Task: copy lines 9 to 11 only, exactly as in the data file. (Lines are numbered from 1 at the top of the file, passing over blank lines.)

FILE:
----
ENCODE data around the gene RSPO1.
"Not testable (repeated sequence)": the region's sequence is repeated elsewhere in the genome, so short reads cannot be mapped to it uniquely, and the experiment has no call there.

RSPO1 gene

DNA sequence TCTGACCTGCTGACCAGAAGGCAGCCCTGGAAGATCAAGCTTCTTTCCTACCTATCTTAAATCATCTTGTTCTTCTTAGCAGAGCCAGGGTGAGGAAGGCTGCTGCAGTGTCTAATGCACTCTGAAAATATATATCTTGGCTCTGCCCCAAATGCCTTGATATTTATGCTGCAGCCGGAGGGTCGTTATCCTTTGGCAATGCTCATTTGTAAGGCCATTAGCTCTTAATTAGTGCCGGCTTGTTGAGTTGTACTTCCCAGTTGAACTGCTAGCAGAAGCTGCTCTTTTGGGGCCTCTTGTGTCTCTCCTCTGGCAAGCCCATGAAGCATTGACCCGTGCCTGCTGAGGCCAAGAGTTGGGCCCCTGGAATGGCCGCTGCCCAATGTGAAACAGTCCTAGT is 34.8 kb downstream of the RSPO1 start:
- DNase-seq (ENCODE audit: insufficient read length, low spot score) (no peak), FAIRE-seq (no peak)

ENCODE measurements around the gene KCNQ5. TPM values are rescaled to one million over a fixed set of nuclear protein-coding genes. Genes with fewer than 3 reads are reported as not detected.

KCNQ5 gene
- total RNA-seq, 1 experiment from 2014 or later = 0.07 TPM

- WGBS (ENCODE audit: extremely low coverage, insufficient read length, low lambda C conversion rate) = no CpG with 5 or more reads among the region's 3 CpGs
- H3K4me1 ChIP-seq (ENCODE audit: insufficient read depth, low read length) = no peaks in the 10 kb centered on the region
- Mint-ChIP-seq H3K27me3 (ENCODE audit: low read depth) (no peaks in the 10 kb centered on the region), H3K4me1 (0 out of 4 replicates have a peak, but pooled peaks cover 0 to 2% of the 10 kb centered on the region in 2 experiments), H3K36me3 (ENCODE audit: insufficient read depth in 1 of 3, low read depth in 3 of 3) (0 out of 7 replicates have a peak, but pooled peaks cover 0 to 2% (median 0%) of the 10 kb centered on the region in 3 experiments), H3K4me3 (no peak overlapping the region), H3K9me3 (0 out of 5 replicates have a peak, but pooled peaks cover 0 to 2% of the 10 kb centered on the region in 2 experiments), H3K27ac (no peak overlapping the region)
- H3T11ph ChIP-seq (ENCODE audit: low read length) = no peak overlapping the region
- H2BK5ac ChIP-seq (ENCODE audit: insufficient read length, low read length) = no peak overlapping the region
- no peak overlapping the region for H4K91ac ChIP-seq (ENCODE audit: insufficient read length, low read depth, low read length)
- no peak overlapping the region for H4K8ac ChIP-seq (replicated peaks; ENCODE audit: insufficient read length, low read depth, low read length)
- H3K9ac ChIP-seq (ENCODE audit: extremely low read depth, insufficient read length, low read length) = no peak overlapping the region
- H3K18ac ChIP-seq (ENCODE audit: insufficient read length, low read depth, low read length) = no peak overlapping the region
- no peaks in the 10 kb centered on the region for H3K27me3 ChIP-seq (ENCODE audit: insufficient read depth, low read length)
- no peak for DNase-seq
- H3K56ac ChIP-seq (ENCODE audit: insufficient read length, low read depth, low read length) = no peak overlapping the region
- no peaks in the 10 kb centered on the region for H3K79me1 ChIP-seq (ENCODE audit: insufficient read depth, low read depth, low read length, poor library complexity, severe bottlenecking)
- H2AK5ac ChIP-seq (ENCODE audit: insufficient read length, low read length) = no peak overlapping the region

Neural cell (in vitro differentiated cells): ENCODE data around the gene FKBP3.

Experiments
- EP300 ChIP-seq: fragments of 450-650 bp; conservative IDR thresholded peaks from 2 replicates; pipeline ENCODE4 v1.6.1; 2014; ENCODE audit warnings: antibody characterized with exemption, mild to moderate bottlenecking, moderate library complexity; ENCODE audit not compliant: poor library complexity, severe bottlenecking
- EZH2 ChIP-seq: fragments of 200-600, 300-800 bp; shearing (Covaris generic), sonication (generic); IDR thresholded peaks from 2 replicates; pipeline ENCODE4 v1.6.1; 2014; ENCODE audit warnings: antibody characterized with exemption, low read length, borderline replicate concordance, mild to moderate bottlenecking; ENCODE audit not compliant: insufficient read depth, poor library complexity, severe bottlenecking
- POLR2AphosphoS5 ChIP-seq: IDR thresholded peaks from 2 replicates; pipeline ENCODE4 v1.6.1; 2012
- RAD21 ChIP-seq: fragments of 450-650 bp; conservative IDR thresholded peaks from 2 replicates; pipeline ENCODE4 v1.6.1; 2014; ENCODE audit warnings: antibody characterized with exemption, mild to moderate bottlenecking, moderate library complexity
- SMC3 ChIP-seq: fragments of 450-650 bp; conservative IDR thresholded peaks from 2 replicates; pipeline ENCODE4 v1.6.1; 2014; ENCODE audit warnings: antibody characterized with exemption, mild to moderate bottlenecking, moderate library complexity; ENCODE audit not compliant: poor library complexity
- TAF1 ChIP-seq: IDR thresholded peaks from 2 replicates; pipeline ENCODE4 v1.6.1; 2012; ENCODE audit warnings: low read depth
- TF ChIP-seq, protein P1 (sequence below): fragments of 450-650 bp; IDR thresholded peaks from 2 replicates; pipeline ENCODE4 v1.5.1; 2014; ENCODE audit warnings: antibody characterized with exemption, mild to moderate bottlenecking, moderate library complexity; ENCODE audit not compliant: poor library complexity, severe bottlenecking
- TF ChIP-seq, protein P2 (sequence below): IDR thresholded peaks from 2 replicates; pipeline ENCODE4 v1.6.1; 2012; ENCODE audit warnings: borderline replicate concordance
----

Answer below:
- WGBS (ENCODE audit: extremely low coverage, insufficient read length, low lambda C conversion rate) = no CpG with 5 or more reads among the region's 3 CpGs
- H3K4me1 ChIP-seq (ENCODE audit: insufficient read depth, low read length) = no peaks in the 10 kb centered on the region
- Mint-ChIP-seq H3K27me3 (ENCODE audit: low read depth) (no peaks in the 10 kb centered on the region), H3K4me1 (0 out of 4 replicates have a peak, but pooled peaks cover 0 to 2% of the 10 kb centered on the region in 2 experiments), H3K36me3 (ENCODE audit: insufficient read depth in 1 of 3, low read depth in 3 of 3) (0 out of 7 replicates have a peak, but pooled peaks cover 0 to 2% (median 0%) of the 10 kb centered on the region in 3 experiments), H3K4me3 (no peak overlapping the region), H3K9me3 (0 out of 5 replicates have a peak, but pooled peaks cover 0 to 2% of the 10 kb centered on the region in 2 experiments), H3K27ac (no peak overlapping the region)